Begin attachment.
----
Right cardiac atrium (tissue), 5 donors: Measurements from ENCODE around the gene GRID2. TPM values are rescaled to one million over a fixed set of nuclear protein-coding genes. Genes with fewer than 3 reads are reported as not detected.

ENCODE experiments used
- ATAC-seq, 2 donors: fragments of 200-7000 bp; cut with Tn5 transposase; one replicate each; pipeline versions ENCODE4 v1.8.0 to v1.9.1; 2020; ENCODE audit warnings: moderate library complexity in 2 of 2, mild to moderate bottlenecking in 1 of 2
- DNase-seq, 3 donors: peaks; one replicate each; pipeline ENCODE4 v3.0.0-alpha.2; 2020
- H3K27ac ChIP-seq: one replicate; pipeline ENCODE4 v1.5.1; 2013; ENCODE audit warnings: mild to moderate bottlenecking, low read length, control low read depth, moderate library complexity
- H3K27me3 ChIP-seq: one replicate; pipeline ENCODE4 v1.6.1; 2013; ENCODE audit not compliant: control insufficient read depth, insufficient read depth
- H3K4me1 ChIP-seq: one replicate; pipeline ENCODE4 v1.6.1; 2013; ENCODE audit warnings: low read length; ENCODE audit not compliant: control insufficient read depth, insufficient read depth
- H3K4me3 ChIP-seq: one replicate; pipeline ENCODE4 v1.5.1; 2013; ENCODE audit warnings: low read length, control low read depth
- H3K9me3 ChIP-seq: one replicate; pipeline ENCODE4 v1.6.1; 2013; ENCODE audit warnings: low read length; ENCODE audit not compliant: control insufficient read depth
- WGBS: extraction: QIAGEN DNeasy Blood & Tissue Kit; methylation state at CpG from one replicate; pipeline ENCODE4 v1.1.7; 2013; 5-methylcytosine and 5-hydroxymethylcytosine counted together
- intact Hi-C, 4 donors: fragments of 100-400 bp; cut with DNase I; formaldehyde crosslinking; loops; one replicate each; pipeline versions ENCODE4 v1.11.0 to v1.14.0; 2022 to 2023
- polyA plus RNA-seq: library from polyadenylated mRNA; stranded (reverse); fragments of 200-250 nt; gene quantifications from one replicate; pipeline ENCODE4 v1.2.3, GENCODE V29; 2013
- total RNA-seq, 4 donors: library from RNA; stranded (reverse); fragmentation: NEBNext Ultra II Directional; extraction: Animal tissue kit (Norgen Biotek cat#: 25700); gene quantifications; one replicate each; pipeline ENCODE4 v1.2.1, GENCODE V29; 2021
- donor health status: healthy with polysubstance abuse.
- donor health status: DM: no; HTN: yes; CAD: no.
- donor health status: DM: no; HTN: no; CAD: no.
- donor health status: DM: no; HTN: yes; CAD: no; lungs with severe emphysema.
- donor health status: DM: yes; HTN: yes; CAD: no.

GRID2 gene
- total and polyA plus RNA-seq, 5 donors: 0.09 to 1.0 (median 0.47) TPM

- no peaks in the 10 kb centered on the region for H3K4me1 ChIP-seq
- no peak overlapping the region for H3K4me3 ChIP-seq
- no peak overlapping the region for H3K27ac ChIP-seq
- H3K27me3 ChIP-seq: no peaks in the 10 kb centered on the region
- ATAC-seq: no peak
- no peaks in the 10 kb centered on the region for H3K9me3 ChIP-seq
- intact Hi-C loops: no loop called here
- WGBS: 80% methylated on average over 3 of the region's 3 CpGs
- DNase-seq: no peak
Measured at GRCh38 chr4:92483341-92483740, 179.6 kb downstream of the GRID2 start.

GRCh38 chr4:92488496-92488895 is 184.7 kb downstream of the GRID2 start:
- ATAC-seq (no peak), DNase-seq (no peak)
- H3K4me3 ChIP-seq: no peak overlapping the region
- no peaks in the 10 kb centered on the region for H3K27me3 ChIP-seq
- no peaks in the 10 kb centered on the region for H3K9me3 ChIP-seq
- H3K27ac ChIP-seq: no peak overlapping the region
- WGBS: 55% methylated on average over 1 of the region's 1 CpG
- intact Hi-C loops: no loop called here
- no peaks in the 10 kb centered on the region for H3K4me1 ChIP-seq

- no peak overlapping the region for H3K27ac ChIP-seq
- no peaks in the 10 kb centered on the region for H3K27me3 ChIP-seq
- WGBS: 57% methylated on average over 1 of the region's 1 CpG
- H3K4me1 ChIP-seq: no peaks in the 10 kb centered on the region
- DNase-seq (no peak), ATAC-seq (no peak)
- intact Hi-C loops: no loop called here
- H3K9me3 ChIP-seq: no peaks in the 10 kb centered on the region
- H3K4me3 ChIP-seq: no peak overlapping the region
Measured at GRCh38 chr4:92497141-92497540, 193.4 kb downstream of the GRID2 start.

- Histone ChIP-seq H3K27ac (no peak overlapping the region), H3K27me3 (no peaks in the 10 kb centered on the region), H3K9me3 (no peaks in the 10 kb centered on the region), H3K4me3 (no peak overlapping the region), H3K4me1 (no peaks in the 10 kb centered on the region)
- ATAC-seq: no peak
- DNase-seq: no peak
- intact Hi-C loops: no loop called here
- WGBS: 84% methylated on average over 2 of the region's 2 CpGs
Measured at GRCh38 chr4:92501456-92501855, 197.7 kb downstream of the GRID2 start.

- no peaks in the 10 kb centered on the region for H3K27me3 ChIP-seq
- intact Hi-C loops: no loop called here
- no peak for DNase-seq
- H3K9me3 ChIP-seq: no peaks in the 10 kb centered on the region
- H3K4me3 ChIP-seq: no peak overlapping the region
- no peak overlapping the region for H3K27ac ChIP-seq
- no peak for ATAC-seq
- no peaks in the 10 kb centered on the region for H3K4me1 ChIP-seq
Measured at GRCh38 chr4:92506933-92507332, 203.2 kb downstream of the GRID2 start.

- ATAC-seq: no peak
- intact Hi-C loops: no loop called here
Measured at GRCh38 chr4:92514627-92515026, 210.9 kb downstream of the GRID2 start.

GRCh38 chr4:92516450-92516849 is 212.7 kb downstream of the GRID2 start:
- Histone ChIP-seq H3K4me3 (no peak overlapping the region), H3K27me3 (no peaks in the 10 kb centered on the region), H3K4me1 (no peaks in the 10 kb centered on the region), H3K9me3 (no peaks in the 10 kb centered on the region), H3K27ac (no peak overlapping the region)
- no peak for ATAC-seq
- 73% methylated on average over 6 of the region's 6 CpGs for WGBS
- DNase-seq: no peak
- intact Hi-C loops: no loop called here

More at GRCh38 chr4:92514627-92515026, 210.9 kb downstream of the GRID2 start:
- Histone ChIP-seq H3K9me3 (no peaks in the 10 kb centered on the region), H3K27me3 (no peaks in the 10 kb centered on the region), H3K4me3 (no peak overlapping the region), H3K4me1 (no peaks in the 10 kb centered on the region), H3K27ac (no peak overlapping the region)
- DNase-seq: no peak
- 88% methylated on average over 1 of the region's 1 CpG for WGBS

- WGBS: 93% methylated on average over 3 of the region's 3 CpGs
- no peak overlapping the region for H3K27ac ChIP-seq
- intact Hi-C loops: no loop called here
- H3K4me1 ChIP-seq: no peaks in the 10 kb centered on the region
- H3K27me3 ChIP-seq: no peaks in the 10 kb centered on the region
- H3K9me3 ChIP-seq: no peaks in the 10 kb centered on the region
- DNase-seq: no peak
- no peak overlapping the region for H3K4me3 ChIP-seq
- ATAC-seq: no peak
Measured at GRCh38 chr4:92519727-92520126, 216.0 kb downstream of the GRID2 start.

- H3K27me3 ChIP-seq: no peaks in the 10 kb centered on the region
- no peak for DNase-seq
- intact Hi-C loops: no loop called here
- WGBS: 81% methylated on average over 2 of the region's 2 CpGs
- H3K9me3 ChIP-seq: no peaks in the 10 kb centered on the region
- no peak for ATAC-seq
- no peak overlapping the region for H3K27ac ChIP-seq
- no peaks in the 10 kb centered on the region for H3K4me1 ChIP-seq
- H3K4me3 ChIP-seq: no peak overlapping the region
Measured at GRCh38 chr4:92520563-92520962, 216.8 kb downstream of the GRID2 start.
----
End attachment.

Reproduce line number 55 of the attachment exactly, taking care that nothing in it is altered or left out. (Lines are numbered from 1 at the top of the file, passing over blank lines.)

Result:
- no peaks in the 10 kb centered on the region for H3K27me3 ChIP-seq